I dread the summer in Miami. Not for the heat but for the cold. Specifically, the bone-crushing cold of Miami’s public buildings. I used to have no problem with air conditioning; in fact, I quite liked the idea of it. The removal of heat from indoors air for thermal comfort. Sounds good to me.
I endured a summer in New York without air conditioning. I would have sold a kidney for mechanical cooling that summer, but I was broke. My roommates and I relied on DIY cooling techniques such as, placing a pillow in the freezer before sleep, 3 a.m. showers and blowing the fan over ice-filled bottles. None of these techniques really worked.
I’ll never forget the torturous rattle of my neighbors AC unit, as I lay awake at night. I had dark fantasies of ripping it from his window and placing it in mine.
So let’s face it. We couldn’t spend summers in Miami if it weren’t for air conditioning. The entire state of Florida would be uninhabitable and was, before the 1950s when “manmade weather” became a household must. Sun Belt cities such as Miami have AC to thank for their explosive post WWII growth.
The only problem is that in Miami, air modification has been taken to the extreme. I feel a new reality show coming on in the vein of survival. Call it Extreme AC. Put 10 Miamians in a room and keep lowering the temperature until they can’t stand it any more. Like one of those Japanese torture shows.
AC has forced me to become a stripper. My latest comic act is “clothes juggling.” Wrapping in layers for indoors, stripping off for the outdoors. I no longer enter Starbucks, preferring to use their drive thru, although it’s only a matter of time before they start blasting frigid air into that area, too.
I’m awed at the stamina of Miamians who can sit in arctic offices in shirtsleeves. I think it’s like a macho thing. Heads turn when I pull on my 1,000-fill power, goose-down North Face coat. See, I’m Irish. I don’t mess around with the cold. I take thermally efficient forms of insulation seriously. I’ve got my down pants and balaclava ordered for when they really start to crank the AC in July.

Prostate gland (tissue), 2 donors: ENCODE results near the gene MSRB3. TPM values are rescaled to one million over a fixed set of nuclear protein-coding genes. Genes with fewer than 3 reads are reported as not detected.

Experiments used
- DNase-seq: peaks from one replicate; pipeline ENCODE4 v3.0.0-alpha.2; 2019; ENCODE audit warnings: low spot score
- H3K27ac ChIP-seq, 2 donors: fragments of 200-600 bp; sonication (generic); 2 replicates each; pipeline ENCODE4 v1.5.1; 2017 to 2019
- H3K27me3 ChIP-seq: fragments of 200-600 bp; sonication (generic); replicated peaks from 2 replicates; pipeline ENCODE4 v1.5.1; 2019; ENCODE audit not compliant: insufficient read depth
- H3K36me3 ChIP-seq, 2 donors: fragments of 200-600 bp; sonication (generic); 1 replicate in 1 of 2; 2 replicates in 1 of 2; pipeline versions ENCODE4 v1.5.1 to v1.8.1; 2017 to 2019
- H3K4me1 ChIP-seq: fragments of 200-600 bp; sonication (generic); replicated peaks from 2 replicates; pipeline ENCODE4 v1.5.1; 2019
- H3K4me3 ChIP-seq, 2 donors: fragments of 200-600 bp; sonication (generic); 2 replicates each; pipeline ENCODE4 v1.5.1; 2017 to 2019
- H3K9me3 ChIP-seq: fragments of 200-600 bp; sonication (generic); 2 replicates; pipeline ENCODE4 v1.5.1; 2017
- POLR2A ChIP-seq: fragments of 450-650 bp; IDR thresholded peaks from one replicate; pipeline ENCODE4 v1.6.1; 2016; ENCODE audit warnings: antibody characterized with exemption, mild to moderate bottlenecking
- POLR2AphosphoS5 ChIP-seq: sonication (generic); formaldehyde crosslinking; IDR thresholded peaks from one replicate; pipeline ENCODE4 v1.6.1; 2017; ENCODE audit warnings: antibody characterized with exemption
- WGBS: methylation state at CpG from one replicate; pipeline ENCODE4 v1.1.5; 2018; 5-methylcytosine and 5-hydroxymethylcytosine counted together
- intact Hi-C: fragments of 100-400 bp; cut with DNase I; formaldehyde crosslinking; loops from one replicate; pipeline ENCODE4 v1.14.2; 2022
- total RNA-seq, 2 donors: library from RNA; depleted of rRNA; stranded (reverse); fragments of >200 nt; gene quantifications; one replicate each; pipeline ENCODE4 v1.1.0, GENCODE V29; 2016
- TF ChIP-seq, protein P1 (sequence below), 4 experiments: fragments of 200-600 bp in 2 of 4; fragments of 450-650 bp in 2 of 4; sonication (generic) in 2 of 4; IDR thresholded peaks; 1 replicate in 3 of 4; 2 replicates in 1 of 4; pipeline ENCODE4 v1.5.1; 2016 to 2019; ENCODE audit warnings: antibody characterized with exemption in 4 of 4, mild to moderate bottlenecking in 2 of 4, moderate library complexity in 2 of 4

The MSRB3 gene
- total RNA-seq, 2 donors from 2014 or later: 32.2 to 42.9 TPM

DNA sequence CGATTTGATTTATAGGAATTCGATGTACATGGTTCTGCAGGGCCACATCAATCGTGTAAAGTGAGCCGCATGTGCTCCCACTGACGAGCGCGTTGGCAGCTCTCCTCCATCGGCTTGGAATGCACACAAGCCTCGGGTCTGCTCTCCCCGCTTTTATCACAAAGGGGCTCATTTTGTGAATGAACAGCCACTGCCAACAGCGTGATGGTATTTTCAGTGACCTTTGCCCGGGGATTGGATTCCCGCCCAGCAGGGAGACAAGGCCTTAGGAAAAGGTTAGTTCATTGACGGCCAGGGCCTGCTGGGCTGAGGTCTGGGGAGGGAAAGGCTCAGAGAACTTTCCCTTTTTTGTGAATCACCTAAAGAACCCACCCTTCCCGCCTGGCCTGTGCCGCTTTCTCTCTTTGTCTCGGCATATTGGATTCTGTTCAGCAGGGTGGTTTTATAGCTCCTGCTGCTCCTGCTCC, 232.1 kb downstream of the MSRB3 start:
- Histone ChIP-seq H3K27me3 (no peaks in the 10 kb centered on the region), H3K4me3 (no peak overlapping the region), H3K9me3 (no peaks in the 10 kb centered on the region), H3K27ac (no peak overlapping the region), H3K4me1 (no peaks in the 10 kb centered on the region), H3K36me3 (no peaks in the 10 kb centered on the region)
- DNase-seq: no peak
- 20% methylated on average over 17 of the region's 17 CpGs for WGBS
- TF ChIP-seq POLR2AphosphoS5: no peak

Incidentally, (for Miamians who might not be familiar with heat-retaining garments) a balaclava is a cloth mask placed over the head in colder climates. Got it?
Miamians like their AC and they like it freezing — or do they? Has any public representative actually researched the optimum temperature for a public building? Has a study been done? Now, there’s a university doctorate in the waiting.
Why are all public buildings and restaurants bone-chillingly freezing? Why do all AC units in Miami have to be set at -40 Celsius? I fled Ireland to get away from those kinds of temperatures. There is no such thing as AC in Ireland. We have our own highly sophisticated mechanical cooling system. It’s called, opening the window.
When I leave the meat-locker that is my office, I drive home without AC. The window remains rolled up until I thaw out and before the frostbite sets in. I now avoid libraries, movie theaters and any indoor public place. I’ve considered taking up smoking just to escape the frigid temperatures of the office. Forget smoke break, I’m goin’ for a thaw break!
I thought I was done with my thermal coats and wooly hats when I left Dublin for the heat of Miami. But I was mistaken. Now, don’t get me wrong. I think bone-crushing cold is necessary for some indoor spaces, say, a funeral home, but can’t they ease up on the rest of Miamians who are still warm blooded?
It’s a simple plea. Lighten up on the AC — even just a little.
Lucie O’Sullivan, who graduated from Trinity College in Dublin with a bachelor’s degree in theology, is a freelance writer in Miami.